1              Campaign of denigration: It involves the active participation of the child in the disparaging campaign against the target spouse, without scolding or punishment by the alienating parent.

2              Weak, frivolous, and absurd rationalisations for the child’s criticism of the targeted parent: When they are asked to report specific incidences or explicit examples which support their accusations, they are unable to document credible, significant, or factual examples.

3              Lack of ambivalence: very likely, PA children will report a long list of deficits about their targeted parent while minimising or refuting any positive attribute or redeeming quality of that parent. Conversely, the child will have nothing negative to say about the AP;

4              The independent thinker phenomena: the child claims to be independent in making decisions and judgments about the alienated parent, rejecting accusations of being a weak and passive person.

5              Reflexive support of the alienating parent: the phenomenon of the ‘’identification with the aggressor” can be connected to this. The child being weak supports the alienating parent because of his/her power.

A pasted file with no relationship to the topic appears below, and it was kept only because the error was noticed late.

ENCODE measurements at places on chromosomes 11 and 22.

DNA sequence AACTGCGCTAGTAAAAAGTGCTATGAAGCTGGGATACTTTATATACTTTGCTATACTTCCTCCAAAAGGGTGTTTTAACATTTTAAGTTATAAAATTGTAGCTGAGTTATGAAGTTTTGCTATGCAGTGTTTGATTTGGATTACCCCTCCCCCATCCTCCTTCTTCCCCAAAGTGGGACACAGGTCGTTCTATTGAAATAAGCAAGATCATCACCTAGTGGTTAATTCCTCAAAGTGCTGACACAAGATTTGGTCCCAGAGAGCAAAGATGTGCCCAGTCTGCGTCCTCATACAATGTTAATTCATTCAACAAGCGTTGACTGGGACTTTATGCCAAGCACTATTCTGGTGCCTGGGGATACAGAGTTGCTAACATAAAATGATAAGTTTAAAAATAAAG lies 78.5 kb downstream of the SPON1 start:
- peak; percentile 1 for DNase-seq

6              Absence of guilt over cruelty to or exploitation of the alienated parent: Child victims of the alienating parent’s campaign of denigration do not feel guilt or empathy towards the victim parent and do not feel a decrease in their self-esteem, which is part of the guilt.

7              Presence of borrowed scenarios: Children use phrases and expressions learned from the adults’ vocabulary and relate events they have never lived or cannot know about, but that are part of the smear campaign.

8              Spread of the child’s animosity to the extended family of the alienated parent: PA children also inexplicably reject those relatives they had previously had a loving relationship with and turn hostile to them. So, it is not just the TP who is rejected, but everything and everybody that has any kind of positive connection with the TP;

Later, Gardner added four more diagnostic criteria: • difficulties of transition when visiting the non-custodial parent; • behaviour of the child during visits or periods of stay at the alienated parent’s; • bond with the alienating parent; • bond with the alienated parent (before the start of the process of alienation).

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